Self-described neo-Luddite John Zerzan made news in his home state of Oregon a few years ago for befriending Unabomber Theodore Kaczynski and defending Kaczynski’s manifesto, Industrial Society and Its Future (although not Kaczynski’s campaign of bombings). In 1999 the anarchist writer and researcher garnered national attention for his part in mentoring young anarchists who protested World Trade Organization policies in Seattle. A Wall Street Journal article outlining his radical views elicited a suggestion from one reader that Zerzan ought to be “wearing animal skins, living under rocks, and hunting rats for dinner with a branch torn off a tree with his bare hands.”
The man who inspires such an outcry is a congenial 57-year-old who spent the 1960s in the fertile milieu of the San Francisco Bay Area, attending Stanford as an undergrad and earning a master’s degree in history at San Francisco State University. After pursuing a doctorate at the University of Southern California, he moved in 1981 back to Oregon, where he now helps run a housing cooperative in Eugene, does odd jobs, and volunteers at a YMCA, where he assists disabled people with weight training.
In his books Elements of Refusal (Left Bank Books, 1988)—a collection of writings that speculate on the origins of human alienation—and Future Primitive and Other Essays (Autonomedia, 1994), Zerzan has examined a broad range of topics from tonality in music (even punk rock “calms the nerves”) to “niceism” (the dysfunctional tendency to “approach reality in terms of whether others behave cordially”). With Alice Carnes, Zerzan co-edited Questioning Technology: Tool, Toy or Tyrant? (New Society Publishers, 1991). Most recently he compiled Against Civilization: Readings and Reflections (Uncivilized Books, 1999), a collection of critiques of industrial society by writers from Jean-Jacques Rousseau and Henry David Thoreau to modern-day techno-skeptics Chellis Glendenning and Kirkpatrick Sale.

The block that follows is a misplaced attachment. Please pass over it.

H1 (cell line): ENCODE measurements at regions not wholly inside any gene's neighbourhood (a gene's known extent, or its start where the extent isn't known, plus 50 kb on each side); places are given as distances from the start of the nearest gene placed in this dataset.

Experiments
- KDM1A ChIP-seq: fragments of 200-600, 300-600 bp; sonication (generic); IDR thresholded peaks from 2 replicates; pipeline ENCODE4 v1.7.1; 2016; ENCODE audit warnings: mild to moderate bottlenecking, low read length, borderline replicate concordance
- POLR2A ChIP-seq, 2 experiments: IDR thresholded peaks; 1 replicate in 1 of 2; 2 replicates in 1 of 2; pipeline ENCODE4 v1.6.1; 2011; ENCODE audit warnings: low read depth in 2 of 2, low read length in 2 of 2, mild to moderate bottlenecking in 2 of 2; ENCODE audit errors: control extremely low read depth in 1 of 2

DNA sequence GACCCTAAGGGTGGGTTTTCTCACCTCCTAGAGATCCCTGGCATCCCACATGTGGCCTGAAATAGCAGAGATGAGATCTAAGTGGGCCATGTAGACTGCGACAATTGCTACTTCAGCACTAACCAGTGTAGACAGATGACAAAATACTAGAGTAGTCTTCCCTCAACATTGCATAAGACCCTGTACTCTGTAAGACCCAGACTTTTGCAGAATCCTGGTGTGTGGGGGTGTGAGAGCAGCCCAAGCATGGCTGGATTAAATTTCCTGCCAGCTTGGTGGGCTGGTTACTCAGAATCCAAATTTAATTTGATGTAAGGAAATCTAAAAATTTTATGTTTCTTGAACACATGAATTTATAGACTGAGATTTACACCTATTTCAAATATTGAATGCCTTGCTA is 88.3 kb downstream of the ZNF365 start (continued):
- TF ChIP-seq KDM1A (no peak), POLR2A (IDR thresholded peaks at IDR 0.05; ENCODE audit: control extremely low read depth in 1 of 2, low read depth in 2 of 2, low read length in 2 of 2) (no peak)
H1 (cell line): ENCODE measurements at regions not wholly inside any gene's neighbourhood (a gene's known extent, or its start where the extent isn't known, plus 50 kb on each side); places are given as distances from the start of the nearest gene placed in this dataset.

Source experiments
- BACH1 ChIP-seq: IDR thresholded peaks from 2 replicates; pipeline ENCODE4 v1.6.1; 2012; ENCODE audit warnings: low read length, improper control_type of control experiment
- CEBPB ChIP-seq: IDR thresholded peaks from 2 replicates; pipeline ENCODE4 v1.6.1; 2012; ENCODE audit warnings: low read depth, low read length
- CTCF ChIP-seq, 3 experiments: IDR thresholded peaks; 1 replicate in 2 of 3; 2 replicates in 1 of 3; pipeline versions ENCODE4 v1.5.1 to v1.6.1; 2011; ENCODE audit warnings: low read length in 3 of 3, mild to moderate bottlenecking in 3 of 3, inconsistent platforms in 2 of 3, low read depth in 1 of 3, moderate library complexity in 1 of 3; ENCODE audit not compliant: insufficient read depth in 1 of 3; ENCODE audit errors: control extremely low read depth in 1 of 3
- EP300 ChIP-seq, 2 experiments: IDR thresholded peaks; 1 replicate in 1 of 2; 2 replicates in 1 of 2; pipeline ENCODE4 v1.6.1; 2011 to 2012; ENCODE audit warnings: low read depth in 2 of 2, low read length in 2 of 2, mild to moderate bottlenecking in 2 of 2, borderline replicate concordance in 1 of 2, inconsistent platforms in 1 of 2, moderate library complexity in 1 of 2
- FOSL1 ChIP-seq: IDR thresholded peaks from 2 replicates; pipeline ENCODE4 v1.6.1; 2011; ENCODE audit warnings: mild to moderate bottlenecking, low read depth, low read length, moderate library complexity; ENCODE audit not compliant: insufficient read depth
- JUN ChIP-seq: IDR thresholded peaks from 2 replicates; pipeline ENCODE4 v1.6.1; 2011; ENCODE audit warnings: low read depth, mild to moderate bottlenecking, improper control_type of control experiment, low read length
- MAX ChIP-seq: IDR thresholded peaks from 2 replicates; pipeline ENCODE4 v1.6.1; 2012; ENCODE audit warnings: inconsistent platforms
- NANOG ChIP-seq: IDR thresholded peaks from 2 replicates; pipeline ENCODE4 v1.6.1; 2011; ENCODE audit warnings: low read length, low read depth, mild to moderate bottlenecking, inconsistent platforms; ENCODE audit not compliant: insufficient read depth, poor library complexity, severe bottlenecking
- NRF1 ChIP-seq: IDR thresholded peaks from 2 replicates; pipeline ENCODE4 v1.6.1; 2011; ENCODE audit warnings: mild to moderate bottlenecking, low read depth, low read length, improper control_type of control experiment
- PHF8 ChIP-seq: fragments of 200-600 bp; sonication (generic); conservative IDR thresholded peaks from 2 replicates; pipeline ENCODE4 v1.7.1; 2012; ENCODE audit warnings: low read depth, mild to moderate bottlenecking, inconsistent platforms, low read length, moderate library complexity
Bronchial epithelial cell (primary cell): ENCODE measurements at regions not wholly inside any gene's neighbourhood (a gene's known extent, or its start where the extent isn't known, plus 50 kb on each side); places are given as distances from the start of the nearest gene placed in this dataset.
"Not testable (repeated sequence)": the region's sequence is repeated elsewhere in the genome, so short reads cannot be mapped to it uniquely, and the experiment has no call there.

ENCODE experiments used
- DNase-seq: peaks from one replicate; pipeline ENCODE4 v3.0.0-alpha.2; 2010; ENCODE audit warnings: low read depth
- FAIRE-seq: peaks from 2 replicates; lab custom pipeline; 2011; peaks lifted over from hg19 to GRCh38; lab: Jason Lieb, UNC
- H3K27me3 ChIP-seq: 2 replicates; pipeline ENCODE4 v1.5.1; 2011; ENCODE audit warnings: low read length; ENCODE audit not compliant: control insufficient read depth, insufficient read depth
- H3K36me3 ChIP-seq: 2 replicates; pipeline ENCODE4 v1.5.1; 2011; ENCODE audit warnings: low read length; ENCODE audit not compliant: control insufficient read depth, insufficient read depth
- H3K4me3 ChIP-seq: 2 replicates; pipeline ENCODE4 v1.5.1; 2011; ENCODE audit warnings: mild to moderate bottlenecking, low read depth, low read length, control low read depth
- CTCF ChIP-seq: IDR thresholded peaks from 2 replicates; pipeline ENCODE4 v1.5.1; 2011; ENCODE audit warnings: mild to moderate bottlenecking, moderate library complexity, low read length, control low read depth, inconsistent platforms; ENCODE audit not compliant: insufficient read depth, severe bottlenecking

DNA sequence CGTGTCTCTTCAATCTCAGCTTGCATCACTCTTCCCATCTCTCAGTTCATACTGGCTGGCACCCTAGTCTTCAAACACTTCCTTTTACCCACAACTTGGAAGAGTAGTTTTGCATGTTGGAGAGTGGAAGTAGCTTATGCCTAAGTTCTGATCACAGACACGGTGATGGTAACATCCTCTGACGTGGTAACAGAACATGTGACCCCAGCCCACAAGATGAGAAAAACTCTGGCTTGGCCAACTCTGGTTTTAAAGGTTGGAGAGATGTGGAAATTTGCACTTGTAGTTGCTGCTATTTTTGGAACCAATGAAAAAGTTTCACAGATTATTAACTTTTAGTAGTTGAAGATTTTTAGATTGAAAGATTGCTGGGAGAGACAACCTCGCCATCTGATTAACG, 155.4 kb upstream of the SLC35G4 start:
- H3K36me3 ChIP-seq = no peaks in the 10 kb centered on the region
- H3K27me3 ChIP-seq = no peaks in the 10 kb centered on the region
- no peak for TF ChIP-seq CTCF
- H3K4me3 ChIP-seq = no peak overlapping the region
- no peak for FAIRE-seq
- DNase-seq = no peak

Zerzan cites Jean-François Steiner’s study of the German concentration camp at Treblinka as a book that instilled him with the sense that people in even the direst situation could—and did—revolt. He’s also “strangely optimistic” about the future, saying, “I believe we’re seeing the beginning of a movement that will dwarf the ’60s.”
Zerzan’s views pose a challenge even to many young radicals and aging flower children. He believes, for instance, that all technology is inherently dangerous. Even a return to a hunting and gathering society should not be discounted, he says. Certainly he makes concessions in his own life—using “a big old heavy one-speed bike,” for example. But he owns no car, no computer, and when his manual typewriter gave up the ghost a few years ago he did not replace it. One imagines his mind roaming in the direction of a new urban wilderness, a place perhaps not far in the future, in which car alarms and beeping cell phones have gone silent.